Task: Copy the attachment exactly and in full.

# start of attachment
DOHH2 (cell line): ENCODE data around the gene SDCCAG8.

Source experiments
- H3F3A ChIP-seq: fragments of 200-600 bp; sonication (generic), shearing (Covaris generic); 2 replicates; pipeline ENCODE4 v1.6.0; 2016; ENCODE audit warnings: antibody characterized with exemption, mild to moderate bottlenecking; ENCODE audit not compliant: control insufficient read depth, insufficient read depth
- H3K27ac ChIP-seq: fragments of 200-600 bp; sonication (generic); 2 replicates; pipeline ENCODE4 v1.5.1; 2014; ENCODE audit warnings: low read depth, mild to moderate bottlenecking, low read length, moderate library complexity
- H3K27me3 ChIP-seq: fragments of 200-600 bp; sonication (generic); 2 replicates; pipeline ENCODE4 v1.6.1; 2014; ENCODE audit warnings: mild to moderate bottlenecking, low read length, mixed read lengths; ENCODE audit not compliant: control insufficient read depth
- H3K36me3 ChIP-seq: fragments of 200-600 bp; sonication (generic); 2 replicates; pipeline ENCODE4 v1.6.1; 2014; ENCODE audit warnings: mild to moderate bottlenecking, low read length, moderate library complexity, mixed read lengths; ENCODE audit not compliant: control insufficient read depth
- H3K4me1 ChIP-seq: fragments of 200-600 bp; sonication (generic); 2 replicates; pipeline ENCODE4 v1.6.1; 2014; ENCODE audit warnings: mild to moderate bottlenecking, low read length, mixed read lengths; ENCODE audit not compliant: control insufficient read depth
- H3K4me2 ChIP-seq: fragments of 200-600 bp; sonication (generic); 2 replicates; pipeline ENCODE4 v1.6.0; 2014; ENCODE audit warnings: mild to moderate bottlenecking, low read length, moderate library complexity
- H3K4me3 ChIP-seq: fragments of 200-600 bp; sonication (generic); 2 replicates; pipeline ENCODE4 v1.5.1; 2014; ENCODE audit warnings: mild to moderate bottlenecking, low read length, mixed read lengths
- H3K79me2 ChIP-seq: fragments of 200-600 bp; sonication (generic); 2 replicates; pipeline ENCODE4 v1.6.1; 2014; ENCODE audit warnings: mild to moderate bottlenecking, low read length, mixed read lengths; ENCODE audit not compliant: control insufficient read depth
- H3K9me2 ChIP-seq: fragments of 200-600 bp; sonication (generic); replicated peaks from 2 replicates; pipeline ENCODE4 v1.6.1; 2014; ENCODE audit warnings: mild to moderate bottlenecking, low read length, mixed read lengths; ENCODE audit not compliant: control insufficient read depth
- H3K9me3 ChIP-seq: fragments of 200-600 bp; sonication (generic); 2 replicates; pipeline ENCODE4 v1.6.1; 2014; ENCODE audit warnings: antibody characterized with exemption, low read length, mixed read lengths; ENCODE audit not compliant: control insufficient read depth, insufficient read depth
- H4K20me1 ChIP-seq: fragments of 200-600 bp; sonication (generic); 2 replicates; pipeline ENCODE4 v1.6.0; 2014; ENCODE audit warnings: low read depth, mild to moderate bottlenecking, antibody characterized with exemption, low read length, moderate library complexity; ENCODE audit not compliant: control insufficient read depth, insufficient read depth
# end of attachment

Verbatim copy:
DOHH2 (cell line): ENCODE data around the gene SDCCAG8.

Source experiments
- H3F3A ChIP-seq: fragments of 200-600 bp; sonication (generic), shearing (Covaris generic); 2 replicates; pipeline ENCODE4 v1.6.0; 2016; ENCODE audit warnings: antibody characterized with exemption, mild to moderate bottlenecking; ENCODE audit not compliant: control insufficient read depth, insufficient read depth
- H3K27ac ChIP-seq: fragments of 200-600 bp; sonication (generic); 2 replicates; pipeline ENCODE4 v1.5.1; 2014; ENCODE audit warnings: low read depth, mild to moderate bottlenecking, low read length, moderate library complexity
- H3K27me3 ChIP-seq: fragments of 200-600 bp; sonication (generic); 2 replicates; pipeline ENCODE4 v1.6.1; 2014; ENCODE audit warnings: mild to moderate bottlenecking, low read length, mixed read lengths; ENCODE audit not compliant: control insufficient read depth
- H3K36me3 ChIP-seq: fragments of 200-600 bp; sonication (generic); 2 replicates; pipeline ENCODE4 v1.6.1; 2014; ENCODE audit warnings: mild to moderate bottlenecking, low read length, moderate library complexity, mixed read lengths; ENCODE audit not compliant: control insufficient read depth
- H3K4me1 ChIP-seq: fragments of 200-600 bp; sonication (generic); 2 replicates; pipeline ENCODE4 v1.6.1; 2014; ENCODE audit warnings: mild to moderate bottlenecking, low read length, mixed read lengths; ENCODE audit not compliant: control insufficient read depth
- H3K4me2 ChIP-seq: fragments of 200-600 bp; sonication (generic); 2 replicates; pipeline ENCODE4 v1.6.0; 2014; ENCODE audit warnings: mild to moderate bottlenecking, low read length, moderate library complexity
- H3K4me3 ChIP-seq: fragments of 200-600 bp; sonication (generic); 2 replicates; pipeline ENCODE4 v1.5.1; 2014; ENCODE audit warnings: mild to moderate bottlenecking, low read length, mixed read lengths
- H3K79me2 ChIP-seq: fragments of 200-600 bp; sonication (generic); 2 replicates; pipeline ENCODE4 v1.6.1; 2014; ENCODE audit warnings: mild to moderate bottlenecking, low read length, mixed read lengths; ENCODE audit not compliant: control insufficient read depth
- H3K9me2 ChIP-seq: fragments of 200-600 bp; sonication (generic); replicated peaks from 2 replicates; pipeline ENCODE4 v1.6.1; 2014; ENCODE audit warnings: mild to moderate bottlenecking, low read length, mixed read lengths; ENCODE audit not compliant: control insufficient read depth
- H3K9me3 ChIP-seq: fragments of 200-600 bp; sonication (generic); 2 replicates; pipeline ENCODE4 v1.6.1; 2014; ENCODE audit warnings: antibody characterized with exemption, low read length, mixed read lengths; ENCODE audit not compliant: control insufficient read depth, insufficient read depth
- H4K20me1 ChIP-seq: fragments of 200-600 bp; sonication (generic); 2 replicates; pipeline ENCODE4 v1.6.0; 2014; ENCODE audit warnings: low read depth, mild to moderate bottlenecking, antibody characterized with exemption, low read length, moderate library complexity; ENCODE audit not compliant: control insufficient read depth, insufficient read depth